Levetiracetam is a commonly used anti-seizure medication, with the development of neuropsychiatric symptoms being the most common side effect. Preliminary literature describes the improvement of these symptoms with pyridoxine, mostly within the pediatric population. However, randomized control trial data investigating this relationship is sparse.
The objective of this study was to critically assess evidence regarding the role of pyridoxine in the treatment of neuropsychiatric symptoms from levetiracetam.
The objective was addressed through the development of a structured, critically appraised topic. This included a clinical scenario with a clinical question, literature search strategy, critical appraisal, results, evidence summary, commentary, and bottom-line conclusions. Participants included consultant and resident neurologists, medical librarians, clinical epidemiologists, and content experts in the field of epilepsy.
A randomized, placebo-controlled clinical trial was selected for critical appraisal. This trial compared pyridoxine versus placebo for the treatment of neuropsychiatric symptoms from levetiracetam in a pediatric population and included 105 patients (46/105 received pyridoxine, 59/105 received placebo). It found that both groups had a significant reduction in behavioral symptoms at the 2-,4-and 6-week time points (P<0.05). However, the authors noted that the pyridoxine group had almost double the relative reduction when compared with the placebo group at all time points: 1.9 at 2 weeks, 2.0 at 4 weeks, and 1.8 at 6 weeks (P=0.001).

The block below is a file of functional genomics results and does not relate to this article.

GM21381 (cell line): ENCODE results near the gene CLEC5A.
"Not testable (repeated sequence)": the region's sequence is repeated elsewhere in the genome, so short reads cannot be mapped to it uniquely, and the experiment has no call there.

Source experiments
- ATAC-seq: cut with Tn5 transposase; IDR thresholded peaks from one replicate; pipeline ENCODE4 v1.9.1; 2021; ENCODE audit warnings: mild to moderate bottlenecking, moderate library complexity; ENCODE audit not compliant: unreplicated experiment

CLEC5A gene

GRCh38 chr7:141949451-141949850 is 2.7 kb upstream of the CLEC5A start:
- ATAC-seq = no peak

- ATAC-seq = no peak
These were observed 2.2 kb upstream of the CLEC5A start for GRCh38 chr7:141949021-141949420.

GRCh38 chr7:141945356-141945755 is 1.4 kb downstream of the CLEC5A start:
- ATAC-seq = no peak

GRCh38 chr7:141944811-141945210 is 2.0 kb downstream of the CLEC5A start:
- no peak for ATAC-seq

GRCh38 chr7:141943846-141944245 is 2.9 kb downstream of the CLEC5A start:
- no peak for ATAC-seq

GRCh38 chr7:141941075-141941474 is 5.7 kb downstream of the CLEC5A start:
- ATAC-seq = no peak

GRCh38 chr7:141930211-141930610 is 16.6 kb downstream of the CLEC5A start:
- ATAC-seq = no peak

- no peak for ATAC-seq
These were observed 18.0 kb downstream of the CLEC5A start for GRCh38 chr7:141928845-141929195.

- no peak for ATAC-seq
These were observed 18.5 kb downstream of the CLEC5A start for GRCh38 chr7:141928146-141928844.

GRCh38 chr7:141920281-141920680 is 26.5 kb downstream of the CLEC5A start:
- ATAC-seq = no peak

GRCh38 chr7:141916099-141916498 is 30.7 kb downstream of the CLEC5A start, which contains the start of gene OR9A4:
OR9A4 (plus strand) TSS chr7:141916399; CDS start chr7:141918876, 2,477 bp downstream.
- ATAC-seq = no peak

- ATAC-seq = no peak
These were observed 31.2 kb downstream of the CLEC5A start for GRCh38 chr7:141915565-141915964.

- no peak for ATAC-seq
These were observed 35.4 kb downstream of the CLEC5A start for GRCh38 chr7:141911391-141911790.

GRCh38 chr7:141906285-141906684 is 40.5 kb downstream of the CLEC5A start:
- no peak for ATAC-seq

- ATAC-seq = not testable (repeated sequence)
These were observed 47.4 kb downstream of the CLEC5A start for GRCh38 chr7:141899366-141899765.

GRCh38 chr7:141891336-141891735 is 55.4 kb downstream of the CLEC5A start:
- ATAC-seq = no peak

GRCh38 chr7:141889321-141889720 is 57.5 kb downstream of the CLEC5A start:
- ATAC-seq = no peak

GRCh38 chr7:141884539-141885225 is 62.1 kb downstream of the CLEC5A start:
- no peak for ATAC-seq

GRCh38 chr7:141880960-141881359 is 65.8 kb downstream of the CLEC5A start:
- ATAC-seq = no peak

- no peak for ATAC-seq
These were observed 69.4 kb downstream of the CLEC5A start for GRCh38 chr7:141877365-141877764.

This study suggests that pyridoxine for the treatment of levetiracetam-induced behavioral side effects may result in modest improvement, although many limitations prevent conclusive results. There remains a need for a double-blinded, randomized control trial in both the adult and pediatric populations.